Almost half a century has elapsed since the publication of the third, and final, edition of Shipman’s standard text on Common Law Pleading. The late Dean Alison Reppy, with whom I was associated in teaching tIx~ subject of Common Law Pleading, and who devoted much of his life to study in the field, commenced this work in an effort to meet the need for a new comprehensive work on the subject, but an untimely death cut his efforts short. I was at the time in a position to assume this undertaking, and have worked over the many succeeding years upon the preparation of this work. The responsibility for that appears in these pages is therefore mine.
It is my hope that this work will be of assistance to members of the bench, bar, and students of the law, in their professional and scholarly pursuits, I will briefly describe some of the principal features of this work, which are directed towards this end.
First: Substantial new materials have been introduced into this work, in addition to the retention of the basic materials included in the Shipman text. This results in the presentation of a wider area of coverage in terms of topics dealt with than is generally found in previous works on Common Law Pleading. A reference to the detailed table of contents will indicate the topics covered with some particularity.
Second: In discussions of many of the topics, more has been included in the way of historical background and development than generally appears in previous comprehensive works on Common Law Pleading.
Third: Many of the topics have been more extensively treated than is generally the case in comprehensive works on Common Law Pleading. It has always been my view that significant emphasis should be placed upon materials dealing with the forms of action. Certainly most members of the bench, bar, and students of the law, carry with them the memory of Professor F. W. Maitland’s incisive and perceptive observation that, “The forms of action we have buried, but they still rule us from their graves.” This fact has remained too clearly in focus to be blurred from vision by the Codes, and it is considered at some length in the pages of this work.
The apportionment of additional space and emphasis is not limited to the forms of action, but is found in the treatment of many of the other topics throughout this work. This is done with a recognition of the validity of Justice Oliver Wendell Hohnes’ statement that, “whenever we trace a leading doctrine of substantive law far enough back, we are very likely to find some forgotten circumstance of procedure at its source.” And to this we may add that whenever we deal with a modern procedural rule, we are likely to gain a better understanding of it, and a utility for its application, by virtue of a knowledge of Common Law Pleading.
Fourth: The status under Modern Codes, Practice Acts and Rules of Court of most of the principal procedural devices, including all of the forms of action, is considered in the discussion of each of these topics. The vi-
tality and usefulness of a knowledge of Common Law Pleading may be readily appreciated when we find that its concepts are still present, and underlie the various aspects of Modern Pleading and Practice.
Fifth: Extensive bibliographies of treatises and articles appear at substantially all of the points where the principal topics are discussed. Citations of treatises generally include edition and place and date of publication, so as to make the sources more readily available. Such extensive bibliographies have not been included in the earlier comprehensive works on Common Law Pleading, and it is hoped that this may have the effect of making research considerably less taxing, and substantially more productive.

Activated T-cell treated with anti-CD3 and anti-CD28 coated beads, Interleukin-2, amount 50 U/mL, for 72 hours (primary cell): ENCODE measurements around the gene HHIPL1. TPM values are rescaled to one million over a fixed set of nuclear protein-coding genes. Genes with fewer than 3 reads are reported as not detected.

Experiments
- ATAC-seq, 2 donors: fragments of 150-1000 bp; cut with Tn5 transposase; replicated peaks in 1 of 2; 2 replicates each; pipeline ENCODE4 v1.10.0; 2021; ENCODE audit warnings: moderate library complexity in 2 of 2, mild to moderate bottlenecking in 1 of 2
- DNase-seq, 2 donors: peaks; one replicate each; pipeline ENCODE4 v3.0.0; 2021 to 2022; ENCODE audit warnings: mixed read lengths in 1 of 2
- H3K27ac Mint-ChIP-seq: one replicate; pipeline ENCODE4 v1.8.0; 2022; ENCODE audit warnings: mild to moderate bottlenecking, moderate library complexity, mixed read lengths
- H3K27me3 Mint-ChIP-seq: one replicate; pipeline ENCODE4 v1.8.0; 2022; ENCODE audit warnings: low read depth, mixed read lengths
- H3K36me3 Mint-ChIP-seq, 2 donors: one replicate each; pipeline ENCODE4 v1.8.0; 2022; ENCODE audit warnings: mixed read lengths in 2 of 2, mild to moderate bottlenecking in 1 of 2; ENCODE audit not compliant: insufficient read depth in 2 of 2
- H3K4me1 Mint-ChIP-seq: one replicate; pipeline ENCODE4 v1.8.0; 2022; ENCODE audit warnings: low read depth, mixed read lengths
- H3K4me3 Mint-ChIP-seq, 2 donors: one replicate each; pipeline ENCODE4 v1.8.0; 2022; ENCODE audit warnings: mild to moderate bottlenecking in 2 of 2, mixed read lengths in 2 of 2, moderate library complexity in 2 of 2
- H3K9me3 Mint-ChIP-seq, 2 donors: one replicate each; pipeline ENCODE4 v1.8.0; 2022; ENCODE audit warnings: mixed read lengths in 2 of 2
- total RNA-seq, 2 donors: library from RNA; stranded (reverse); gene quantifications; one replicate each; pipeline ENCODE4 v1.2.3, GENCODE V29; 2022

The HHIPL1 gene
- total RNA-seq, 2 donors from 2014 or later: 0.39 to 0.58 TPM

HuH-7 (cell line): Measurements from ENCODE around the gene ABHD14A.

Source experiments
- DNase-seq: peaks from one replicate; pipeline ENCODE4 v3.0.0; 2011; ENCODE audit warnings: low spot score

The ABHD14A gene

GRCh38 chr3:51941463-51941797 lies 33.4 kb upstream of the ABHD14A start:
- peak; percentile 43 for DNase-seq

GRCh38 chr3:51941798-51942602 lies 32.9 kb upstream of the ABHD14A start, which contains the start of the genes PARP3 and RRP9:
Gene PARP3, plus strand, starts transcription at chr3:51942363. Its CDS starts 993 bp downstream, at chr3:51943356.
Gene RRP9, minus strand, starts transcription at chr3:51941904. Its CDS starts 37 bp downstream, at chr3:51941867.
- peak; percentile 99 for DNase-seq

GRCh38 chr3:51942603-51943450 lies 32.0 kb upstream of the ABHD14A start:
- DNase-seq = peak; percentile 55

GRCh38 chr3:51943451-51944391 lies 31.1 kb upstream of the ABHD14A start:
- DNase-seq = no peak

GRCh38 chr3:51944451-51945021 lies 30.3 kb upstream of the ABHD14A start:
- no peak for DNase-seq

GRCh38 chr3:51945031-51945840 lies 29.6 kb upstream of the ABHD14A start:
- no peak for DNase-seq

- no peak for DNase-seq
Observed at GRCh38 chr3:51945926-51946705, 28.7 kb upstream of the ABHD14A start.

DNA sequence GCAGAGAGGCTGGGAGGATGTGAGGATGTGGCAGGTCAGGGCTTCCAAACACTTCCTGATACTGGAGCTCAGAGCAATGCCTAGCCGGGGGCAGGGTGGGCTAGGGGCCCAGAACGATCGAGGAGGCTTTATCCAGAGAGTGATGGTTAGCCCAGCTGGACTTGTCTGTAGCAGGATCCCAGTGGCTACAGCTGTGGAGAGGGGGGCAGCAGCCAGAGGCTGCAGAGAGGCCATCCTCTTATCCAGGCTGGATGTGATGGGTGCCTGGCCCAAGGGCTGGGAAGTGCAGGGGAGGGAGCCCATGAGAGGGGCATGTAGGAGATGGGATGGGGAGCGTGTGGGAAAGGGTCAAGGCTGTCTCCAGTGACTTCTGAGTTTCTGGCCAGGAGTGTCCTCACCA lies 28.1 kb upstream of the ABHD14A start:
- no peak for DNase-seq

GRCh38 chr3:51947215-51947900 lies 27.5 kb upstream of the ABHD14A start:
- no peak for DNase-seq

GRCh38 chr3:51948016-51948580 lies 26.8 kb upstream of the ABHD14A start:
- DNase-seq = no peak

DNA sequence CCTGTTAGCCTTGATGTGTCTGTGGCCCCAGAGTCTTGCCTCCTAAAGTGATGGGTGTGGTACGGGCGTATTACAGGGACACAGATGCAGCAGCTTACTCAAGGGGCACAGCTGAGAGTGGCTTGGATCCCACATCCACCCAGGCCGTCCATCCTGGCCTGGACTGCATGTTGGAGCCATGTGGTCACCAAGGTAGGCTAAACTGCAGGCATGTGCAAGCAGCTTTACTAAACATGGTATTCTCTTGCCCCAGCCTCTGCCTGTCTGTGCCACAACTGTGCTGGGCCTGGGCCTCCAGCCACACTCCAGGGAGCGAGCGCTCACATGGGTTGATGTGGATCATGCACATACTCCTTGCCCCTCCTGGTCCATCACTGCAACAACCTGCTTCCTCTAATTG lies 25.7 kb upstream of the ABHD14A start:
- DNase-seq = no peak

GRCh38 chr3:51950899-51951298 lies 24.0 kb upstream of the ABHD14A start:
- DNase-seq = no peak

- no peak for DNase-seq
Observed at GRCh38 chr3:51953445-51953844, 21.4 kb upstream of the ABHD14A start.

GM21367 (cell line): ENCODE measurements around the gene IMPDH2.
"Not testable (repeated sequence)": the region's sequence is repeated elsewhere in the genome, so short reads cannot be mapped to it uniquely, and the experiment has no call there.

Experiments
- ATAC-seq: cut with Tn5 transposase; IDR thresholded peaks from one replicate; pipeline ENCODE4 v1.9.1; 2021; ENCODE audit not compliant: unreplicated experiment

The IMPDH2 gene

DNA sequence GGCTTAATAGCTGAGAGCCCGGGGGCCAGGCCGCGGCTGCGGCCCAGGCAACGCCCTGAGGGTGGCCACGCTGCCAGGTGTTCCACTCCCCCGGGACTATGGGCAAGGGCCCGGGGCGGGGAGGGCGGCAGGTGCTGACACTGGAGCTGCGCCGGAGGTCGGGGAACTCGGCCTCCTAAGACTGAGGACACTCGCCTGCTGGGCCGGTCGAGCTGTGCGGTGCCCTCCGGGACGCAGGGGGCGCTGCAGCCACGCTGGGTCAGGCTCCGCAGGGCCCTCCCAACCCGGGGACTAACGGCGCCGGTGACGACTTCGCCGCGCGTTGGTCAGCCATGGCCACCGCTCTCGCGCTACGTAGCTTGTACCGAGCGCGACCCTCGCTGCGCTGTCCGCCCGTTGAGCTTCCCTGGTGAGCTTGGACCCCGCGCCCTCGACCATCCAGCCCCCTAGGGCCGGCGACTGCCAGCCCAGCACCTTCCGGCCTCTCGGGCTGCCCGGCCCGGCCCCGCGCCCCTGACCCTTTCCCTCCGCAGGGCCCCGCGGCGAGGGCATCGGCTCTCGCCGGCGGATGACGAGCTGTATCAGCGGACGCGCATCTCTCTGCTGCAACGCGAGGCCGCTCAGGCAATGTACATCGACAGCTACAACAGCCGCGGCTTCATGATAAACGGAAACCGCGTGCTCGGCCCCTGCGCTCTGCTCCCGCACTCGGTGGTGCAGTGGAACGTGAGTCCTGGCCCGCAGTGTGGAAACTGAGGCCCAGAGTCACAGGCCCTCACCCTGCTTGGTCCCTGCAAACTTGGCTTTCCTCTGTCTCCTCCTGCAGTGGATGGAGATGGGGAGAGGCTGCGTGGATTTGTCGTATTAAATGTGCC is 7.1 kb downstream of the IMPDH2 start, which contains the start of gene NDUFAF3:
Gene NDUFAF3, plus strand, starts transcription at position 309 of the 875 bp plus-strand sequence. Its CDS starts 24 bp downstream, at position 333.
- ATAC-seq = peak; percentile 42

Sixth: For the English cases, in addition to citations in the original reports, parallel citations in the English Reports, a reprint series, are also generally included. Previous compreheusive works on Common Law Pleadings do not contain these citations, as indeed the English &eports were not yet published when most of them were written. Since law libraries frequently do not contain the original reports, but do contain the English Reports, research may be pursued with these citations without the use of conversion tables and digests, which might otherwise be necessary. This, too, should make research easier and more productive for members of the bench, bar, and students of the law.
The decisions, both English and American, have been extensively cited in order to convey an understanding of Common Law Pleading in its early, middle, and later stages, its development, and its effect in Modern Pleading and Practice.
I can, of course, do no more than to record my indebtedness to the late Dean Alison Reppy, who commenced this work with such enthusiasm and dedication during his lifetime. I am also indebted to Shipman’s work, and to the works of the many other outstanding authors who have contributed so much in the field of Common Law Pleading. Any attempt to recite all of their names at this point would result in the inevitable risk of omission, and I will therefore ask the reader to take notice of their respective contributions as he makes use of this work. I also wish to express my appreciation to my colleague, Professor John It. Dugan, for generously giving of his time to discuss with me certain of the topics included in this work. And for the secretarial services so faithfully performed by Mrs. Amy Smith in working upon the manuscript, I express my appreciation.
I have attempted to set out some of the characteristics of this work in the succinct form required of prefatory remarks, and sincerely hope that this work will serve the purposes for which it is intended.